I'm a car-nut. I've spent my life pouring through the pages of auto magazines. I asked my dad to buy a Ferrari when I was age 10 (he didn't go for it). I've been to the Indy 500, drag races, NASCAR at Watkins Glen, and a host of other events. Today, I watched what happens when a group of folks forget why they're around. At the US Grand Prix Formula One race, one of the tire manufacturers (Michelin) screwed up. They brought tires that were unsafe for the track and couldn't fix it in time for the race. The various power players butted heads, couldn't reach an agreement, and so the Michelin teams didn't race. The "Grand Prix" consisted of a grand total of 6 cars starting and finishing the "race", if you could call it that. The fans were livid. They changed their schedules and paid anywhere from a few hundred dollars to a few thousand dollars to be there.

If there were zero fans in the grandstands and zero viewers on TV, the decisions made by all involved were probably correct. Neither Formula One nor the other tire manufacturer (Bridgestone) should have had any reason to accommodate Michelin. Michelin screwed up and the teams that relied on Michelin were wrong by having no fallback position. Motor racing at its purest is Darwinian. Those that are unprepared should not succeed.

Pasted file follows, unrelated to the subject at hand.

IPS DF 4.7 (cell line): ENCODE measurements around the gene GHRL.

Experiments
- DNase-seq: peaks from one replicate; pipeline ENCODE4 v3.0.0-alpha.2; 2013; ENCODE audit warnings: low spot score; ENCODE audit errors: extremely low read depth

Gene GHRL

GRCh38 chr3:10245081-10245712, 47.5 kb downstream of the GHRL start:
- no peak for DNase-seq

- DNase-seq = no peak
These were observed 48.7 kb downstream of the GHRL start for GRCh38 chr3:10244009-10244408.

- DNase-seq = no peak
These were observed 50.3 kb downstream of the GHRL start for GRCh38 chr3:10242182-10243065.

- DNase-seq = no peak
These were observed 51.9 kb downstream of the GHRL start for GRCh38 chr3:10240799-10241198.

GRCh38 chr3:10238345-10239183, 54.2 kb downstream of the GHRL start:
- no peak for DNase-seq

But, it's obvious that all people involved (Formula 1, Michellin, Bridgestone, the head of the various organizations, the lead team owners, etc..) have forgotten why they pour billions of dollars into the sport, it's for the fans stupid. Teams won't spend $400 million/year if there's no audience. If they had cared about the fans, they would have forged a real compromise and allowed something that allowed the fans to be happy. Not because it was the proper racing thing to do, because it was the proper way to treat the fans. Instead, they put their competitiveness above all reason on display for the world today. Today I think they killed the golden goose. They forgot who pays their bills.

Tuesday, June 14, 2005

The End of the Free Lunch

Ok, so there's No Such Thing as a Free Lunch but in the computing world the processor vendors like Intel were buying lunch for everyone.  I headed up the LabVIEW Performance team for about 2 years and had a pretty easy job.  All our group had to do to make LabVIEW faster was to wait 18 months and let Intel double the speed of their processors. It almost made cutting 20% off of some array manipulation feel rather worthless.  As you've probably been noticing, that 4 Gigahertz Pentium that you were expecting never quite happened.  We've been stuck at 3.2ish GHz for quite some time now.  So what's going on?  CPU vendors have discovered that they can't keep increasing the clock rate the way they used to. In fact, their entire paradigm for extracting more speed has fallen down.  Thus, they've all changed course and gone dual core. Now, instead of doubling the speed, they are going to give you two processors next year for the same price as one processor this year.  But does your software still get twice as fast?